damaging relationship with alcohol."

Chief Superintendent Ellie Bird, area commander for the Scotland Area of
BTP, said: “Crime on Scotland’s railways is at a record low. However,
combating anti-social behaviour and disruption to the rail network remains
a priority for us.”

Ms Bird, who was instrumental in successfully introducing alcohol
restrictions for TfL on the London Underground, added: “It is well
documented that excessive alcohol consumption can be a pre-cursor to
anti-social behaviour.

“The Scotland area of BTP wholeheartedly supports ScotRail’s plans and we
will enforce the restrictions under the current Railway Byelaw or other
legislation at our disposal.

“All passengers and rail staff have the right to travel unhindered and
without the threat of encountering any kind of criminality. The enhanced
restrictions will go a long way to helping reducing the opportunity for
disruption.

“The consumption of alcohol is prohibited on other forms of public
transport, such as buses, and trains should be no different.”

ScotRail will now launch a four-week campaign to make customers aware of
the impending ban from 20 July, to be followed by a fortnight-long ‘softly,
softly’ stance.

It follows a year-long review by the train operator, which found that
customers perceived that travel on late night trains, and even during early
mornings, can be unpleasant due to anti-social behaviour directly related
to alcohol.

In addition, ScotRail took into account the responses to the Rail 2014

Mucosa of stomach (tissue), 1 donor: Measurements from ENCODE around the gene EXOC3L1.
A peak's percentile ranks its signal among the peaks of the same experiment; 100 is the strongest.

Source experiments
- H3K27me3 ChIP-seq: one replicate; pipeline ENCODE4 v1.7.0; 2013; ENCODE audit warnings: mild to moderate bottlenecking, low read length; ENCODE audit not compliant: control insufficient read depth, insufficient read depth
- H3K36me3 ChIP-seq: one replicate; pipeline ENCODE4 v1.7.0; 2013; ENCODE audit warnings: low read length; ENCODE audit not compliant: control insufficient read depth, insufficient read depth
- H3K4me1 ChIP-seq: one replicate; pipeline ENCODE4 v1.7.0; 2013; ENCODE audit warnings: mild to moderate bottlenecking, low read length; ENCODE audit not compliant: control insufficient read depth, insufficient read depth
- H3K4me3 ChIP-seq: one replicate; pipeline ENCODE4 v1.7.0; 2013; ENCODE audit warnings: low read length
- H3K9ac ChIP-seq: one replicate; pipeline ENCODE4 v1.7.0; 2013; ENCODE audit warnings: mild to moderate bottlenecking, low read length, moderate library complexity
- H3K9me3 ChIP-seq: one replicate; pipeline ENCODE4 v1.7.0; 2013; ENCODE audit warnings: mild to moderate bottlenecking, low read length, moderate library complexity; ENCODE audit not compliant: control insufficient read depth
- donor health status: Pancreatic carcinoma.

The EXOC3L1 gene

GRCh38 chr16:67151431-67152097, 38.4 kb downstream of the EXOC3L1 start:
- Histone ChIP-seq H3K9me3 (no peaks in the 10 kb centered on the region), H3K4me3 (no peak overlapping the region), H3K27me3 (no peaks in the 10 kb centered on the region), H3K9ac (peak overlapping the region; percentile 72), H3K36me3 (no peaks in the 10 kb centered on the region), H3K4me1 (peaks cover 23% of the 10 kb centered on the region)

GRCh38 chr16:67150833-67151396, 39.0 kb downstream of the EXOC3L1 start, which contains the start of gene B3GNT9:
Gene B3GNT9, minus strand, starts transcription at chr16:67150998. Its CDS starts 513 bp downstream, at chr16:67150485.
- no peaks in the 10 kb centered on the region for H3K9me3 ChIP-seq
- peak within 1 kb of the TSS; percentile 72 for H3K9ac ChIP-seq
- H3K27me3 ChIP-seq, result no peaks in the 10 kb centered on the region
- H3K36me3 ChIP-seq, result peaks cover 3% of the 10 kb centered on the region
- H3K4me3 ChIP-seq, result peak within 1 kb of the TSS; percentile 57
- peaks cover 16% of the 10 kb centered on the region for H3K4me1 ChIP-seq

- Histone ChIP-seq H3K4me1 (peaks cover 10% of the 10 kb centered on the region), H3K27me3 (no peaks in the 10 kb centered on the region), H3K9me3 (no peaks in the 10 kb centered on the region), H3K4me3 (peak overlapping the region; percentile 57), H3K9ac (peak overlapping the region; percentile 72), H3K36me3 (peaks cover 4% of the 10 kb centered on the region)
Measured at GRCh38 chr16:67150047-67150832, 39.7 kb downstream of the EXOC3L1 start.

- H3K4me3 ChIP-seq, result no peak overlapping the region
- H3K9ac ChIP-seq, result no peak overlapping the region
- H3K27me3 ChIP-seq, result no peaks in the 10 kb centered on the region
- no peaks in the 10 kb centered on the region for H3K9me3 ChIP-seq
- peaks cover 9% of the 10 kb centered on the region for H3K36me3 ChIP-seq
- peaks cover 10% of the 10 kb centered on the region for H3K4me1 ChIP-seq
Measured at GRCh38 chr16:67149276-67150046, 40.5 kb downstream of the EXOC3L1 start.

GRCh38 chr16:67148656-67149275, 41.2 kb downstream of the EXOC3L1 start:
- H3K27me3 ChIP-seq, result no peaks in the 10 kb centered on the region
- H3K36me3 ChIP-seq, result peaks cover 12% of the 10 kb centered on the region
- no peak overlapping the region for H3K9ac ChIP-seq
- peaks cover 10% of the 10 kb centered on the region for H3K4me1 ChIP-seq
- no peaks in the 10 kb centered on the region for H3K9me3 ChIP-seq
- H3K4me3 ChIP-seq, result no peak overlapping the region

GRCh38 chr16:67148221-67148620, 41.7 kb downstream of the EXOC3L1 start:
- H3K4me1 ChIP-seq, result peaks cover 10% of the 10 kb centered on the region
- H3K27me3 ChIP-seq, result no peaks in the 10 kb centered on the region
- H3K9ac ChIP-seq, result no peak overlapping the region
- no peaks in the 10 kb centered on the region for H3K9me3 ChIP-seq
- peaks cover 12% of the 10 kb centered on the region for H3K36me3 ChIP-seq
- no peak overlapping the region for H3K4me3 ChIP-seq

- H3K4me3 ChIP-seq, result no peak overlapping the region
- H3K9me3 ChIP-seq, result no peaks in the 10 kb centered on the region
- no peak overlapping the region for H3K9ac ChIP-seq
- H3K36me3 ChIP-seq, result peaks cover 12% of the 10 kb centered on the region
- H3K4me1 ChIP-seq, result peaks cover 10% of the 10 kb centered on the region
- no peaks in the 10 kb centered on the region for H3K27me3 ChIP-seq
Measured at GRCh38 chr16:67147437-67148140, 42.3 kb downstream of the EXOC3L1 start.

consultation which made clear there was wide support for action on the
irresponsible consumption of alcohol and policing of anti-social behaviour
- and many respondents were in favour of a total ban on alcohol on trains
due to the impact on other passengers.


The ban will be enforced by British Transport Police (BTP) through the
national Railway Byelaws which allow a train operator to stop people in a
state of intoxication from travelling, and to publicly declare that certain
services are so-called ‘dry trains’ where the consumption and carrying of
alcohol are banned.


The only exception to the 9pm - 10am rule will be the overnight Caledonian
Sleeper train to and from London, often dubbed a ‘hotel on wheels.’

It is understood ScotRail is the first train operator in the UK to make
such a radical overhaul of conditions related to travel, although alcohol
is already banned on certain services during football, rugby and other
special events.

Mr Montgomery said the announcement comes as the Scottish Government
continues to signal its intent to tackle Scotland’s unhealthy relationship
with alcohol.

He added: “ScotRail’s message is clear. As a business, we must ensure our
customers and staff can make rail journeys safely and with confidence, and
our measures are aimed at the irresponsible minority.

“Anti-social behaviour is unacceptable and people must take responsibility
for their own actions.”

He continued: “We believe the ban will be welcomed by the public and will
result in falls in anti-social behaviour, crime, accidents, and customer
complaints - and an increase on the number of people who feel comfortable
to use late night trains.”

Mr Montgomery said that the practice of bringing large amounts of alcohol
on board to drink while travelling has resulted in complaints from
passengers, and declared: “Anyone who is unfit to travel will be turned
away. And anyone deemed to have committed an offence will be reported to
the local Procurator Fiscal by BTP, which is supporting us on tackling this
issue.”

BTP said it has engaged with a wide range of stakeholders - MPs, MSPs,
community groups, passenger groups and train operators on the issue of